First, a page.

As his brother has demonstrated, however, there is a difference between a fine runner and a fine marathoner. With the caliber of this field, it’s unlikely Bekele sniffs the win — recall that Mo Farah, the world’s greatest track runner, was just eighth in his marathon debut. Rather, this race — and the training cycle that preceded it — will give Bekele a baseline with which to work for his marathon career. Bekele is running this marathon at a good time in his career. He’s young enough (and it’s early enough in the year) that he can still return to the track and try to make the Worlds team this summer and/or the Olympic team next summer. And if the race goes well, he can make the switch full-time to the marathon with several prime years in front of him. Running one last year would have been better, all things considered — there was no World/Olympic team to make and he would have had more time to make his case for the 2016 Olympic team had he pursued the marathon — but he’s still got options going forward.
Bekele didn’t demonstrate incredible fitness last year (13:28 in his only track race, fourth in the Great North Run in 61:39, just ninth in his last race on New Year’s Eve, a 15k in 46:30) so expectations aren’t sky-high, but his pedigree means that he’ll draw a lot of attention in his marathon debut.
Best of the Rest
- Michael Kipyego of Kenya has finished in the top four in this race three straight years, winning in 2012. But after his fourth-place finish last year, he went on to place just 17th in New York in the fall, running 2:20:00.
- Kenya’s Peter Some (2:05:38 pb) was fifth last year but he followed that up with a disappointing sixth-place finish in Toronto in October, running 2:10:06.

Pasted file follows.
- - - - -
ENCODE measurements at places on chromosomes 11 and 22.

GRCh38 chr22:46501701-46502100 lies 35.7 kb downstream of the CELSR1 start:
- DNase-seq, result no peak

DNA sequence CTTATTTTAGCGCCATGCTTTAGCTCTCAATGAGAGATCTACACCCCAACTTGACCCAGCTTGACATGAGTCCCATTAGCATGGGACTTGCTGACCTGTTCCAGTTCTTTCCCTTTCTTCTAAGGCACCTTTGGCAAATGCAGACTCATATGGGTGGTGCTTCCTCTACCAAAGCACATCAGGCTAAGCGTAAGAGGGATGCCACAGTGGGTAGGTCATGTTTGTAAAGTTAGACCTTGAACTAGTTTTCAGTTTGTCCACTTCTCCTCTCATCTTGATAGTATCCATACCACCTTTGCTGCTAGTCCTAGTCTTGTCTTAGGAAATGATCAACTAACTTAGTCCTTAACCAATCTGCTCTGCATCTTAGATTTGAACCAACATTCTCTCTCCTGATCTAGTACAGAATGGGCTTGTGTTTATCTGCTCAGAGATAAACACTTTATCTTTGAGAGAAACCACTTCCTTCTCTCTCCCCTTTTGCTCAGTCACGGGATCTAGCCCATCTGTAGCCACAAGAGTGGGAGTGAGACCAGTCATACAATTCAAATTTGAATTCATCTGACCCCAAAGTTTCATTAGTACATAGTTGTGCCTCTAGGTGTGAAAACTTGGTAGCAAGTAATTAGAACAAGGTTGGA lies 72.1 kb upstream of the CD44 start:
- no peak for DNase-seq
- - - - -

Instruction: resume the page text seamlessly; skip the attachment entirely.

- The top Japanese entrant is 28-year-old Kohei Matsumura, who finished eighth (top Japanese) last year and took silver in the Asian Games marathon in October. Koji Kobayashi (ninth last year, 10th in Chicago) and Masato Imai (sixth & seventh at NYC Marathon last two years) are the other Japanese runners to watch. The Tokyo Marathon serves as Japan’s selection race for the 2015 World Championships, so there’s a lot on the line among domestic runners on Sunday.
- Josphat Boit is the lone American pro in the men’s field. Boit ran a pb of 2:12:52 last year in Boston, finishing 11th after he was the only man to go with Meb Keflezighi when the latter made his move after eight miles. He was only 28th at the USA Half Marathon Championships last month, running 63:53.
Course and weather details
The course, which features two out-and-back sections, drops just over 100 feet over the first couple miles but is incredibly flat the rest of the way. You can view the course map here; the course record is 2:05:42, set last year by Dickson Chumba. The race will feature rabbits.
Weather-wise, the high in Tokyo on Saturday is forecast to be 58 degrees, and Weather.com predicts that there is a 60% chance of rain. It’s also supposed to get quite windy in the afternoon (20-30 mph), though the wind shouldn’t be as much of an issue during the race in the morning (5-10 mph). It could be worse, but this does not appear to be good weather for running fast.
Editor’s note: This article initial was published without information about Kiprotich’s daughter.